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David Yarrow

Edition of 12
Archival Pigment Print



Rodeos are events for the community as much as they are events for the individual performers. No matter the riding skills and bravery of the competitors, they are only part of the story, not the story itself. The action

is simply the reason for the gathering and it is ultimately the gathering that is remembered. Rodeos are a celebration of a way of life and are an integral part of Americana. Some States such as Montana, Texas,

Wyoming and Colorado would lose much of their identity without these local gatherings.

When working on this idea therefore, I knew that a single frame would fail if there was not a sense of occasion and a wider context. This normally requires a wide-angle lens and this can work against capturing the action in an immersive and detailed way. The champion riders have a formidable skill set and my sense was that this should be celebrated as well. To offer both context and detailed action within a ring, is a challenge and looking over scores of old rodeo images, most photographs tended to achieve one or the other, but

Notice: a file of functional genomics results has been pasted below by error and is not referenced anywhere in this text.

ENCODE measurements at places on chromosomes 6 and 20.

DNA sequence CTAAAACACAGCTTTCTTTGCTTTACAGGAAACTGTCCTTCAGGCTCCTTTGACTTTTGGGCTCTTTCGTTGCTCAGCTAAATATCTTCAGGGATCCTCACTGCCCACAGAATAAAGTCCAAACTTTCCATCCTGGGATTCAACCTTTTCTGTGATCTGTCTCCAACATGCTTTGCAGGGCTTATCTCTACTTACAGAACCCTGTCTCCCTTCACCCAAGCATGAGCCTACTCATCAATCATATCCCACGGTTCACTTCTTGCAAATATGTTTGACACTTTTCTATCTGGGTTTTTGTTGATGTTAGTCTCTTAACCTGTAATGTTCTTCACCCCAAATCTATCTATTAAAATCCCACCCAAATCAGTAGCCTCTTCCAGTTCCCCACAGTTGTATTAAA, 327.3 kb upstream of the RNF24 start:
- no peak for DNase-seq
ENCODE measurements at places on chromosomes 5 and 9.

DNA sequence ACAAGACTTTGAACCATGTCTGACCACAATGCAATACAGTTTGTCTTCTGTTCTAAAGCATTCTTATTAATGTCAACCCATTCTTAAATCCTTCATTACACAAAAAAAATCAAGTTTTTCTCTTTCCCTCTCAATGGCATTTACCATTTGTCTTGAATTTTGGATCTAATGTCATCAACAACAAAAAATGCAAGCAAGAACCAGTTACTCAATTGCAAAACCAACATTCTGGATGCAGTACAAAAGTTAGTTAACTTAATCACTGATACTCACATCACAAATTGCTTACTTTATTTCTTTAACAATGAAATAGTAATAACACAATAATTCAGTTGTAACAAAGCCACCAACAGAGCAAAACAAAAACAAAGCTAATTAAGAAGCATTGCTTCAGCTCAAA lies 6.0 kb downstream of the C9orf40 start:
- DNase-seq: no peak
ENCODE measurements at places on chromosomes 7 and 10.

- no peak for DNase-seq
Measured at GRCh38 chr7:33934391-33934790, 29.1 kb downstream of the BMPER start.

not both. The only way I could see around the riddle was to work from a cage inside the ring and hope that the action would come close enough to my wide-angle lens. To work from outside the ring would leave any image very loose unless I was incredibly lucky. In my mind photography is often about collaboration; it is indulgent to consider it to be a singular profession and the credit for this photograph goes to the nearby community and its rodeo team, as much as it does to the person behind the lens. Every single person played a role and that is why the image can be looked at for a long time. Some of the facial expressions are fantastic and there is a palpable sense of place. I remain in awe of the bull rider that day; that is quite a skill to possess.

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